Friday, May 15, 2015

"Comic writers – tend to be desperately unhappy."

There’s an old stereotype that comedians – and perhaps comic writers – tend to be desperately unhappy, depressive or deeply unhappy. Does this match your experience with the folks you knew there?

Not just there. I know a great many people who do comedy for a living. And it’s kind of common. Comedy seems to spring from the desire of the underdog to rewrite reality. In a comedy scenario, some measure of justice is finally achieved when the poor beleaguered antihero finally whines his way into a little power. It’s a much nicer way to deal with feeling furious and helpless and disenfranchised than to pick up a gun. Maybe someday gene-splicing will allow us to give violent psychopaths the ability to create comedy instead.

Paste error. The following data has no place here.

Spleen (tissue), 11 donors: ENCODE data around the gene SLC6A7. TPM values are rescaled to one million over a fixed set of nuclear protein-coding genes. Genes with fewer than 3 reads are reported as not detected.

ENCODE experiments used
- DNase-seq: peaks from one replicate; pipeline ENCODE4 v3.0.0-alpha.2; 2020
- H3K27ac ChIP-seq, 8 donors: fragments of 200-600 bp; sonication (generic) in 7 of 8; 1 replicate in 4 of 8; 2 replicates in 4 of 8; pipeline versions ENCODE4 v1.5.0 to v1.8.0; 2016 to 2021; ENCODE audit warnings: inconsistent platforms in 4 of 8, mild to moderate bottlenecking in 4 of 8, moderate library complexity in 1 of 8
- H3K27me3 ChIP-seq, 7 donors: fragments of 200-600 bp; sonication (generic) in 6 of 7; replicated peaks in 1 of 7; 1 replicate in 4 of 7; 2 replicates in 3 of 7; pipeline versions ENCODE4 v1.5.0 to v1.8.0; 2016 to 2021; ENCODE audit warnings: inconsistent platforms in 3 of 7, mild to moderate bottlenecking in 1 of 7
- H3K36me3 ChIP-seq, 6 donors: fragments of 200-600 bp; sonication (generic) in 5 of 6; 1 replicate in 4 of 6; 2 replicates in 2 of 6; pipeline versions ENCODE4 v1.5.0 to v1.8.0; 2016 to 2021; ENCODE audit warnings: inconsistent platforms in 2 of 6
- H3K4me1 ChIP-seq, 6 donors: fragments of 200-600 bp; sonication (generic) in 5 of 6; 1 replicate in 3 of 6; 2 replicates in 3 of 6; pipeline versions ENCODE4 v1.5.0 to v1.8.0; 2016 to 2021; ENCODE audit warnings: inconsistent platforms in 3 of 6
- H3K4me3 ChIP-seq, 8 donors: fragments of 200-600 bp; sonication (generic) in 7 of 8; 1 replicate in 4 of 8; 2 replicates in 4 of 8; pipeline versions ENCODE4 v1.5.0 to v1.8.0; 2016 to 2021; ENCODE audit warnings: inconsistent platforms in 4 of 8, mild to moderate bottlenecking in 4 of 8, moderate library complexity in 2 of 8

Excerpt from an interview with Letterman head writer Merrill Markoe over on Salon. This is a reoccurring comment in a lot of the reading I've done on depression, and it's in a lot of the back-story of a lot of comics, so this will come up again, no doubt. I have a lot on the topic of comedians and depression but I haven't had the time to sort through it. Soon!

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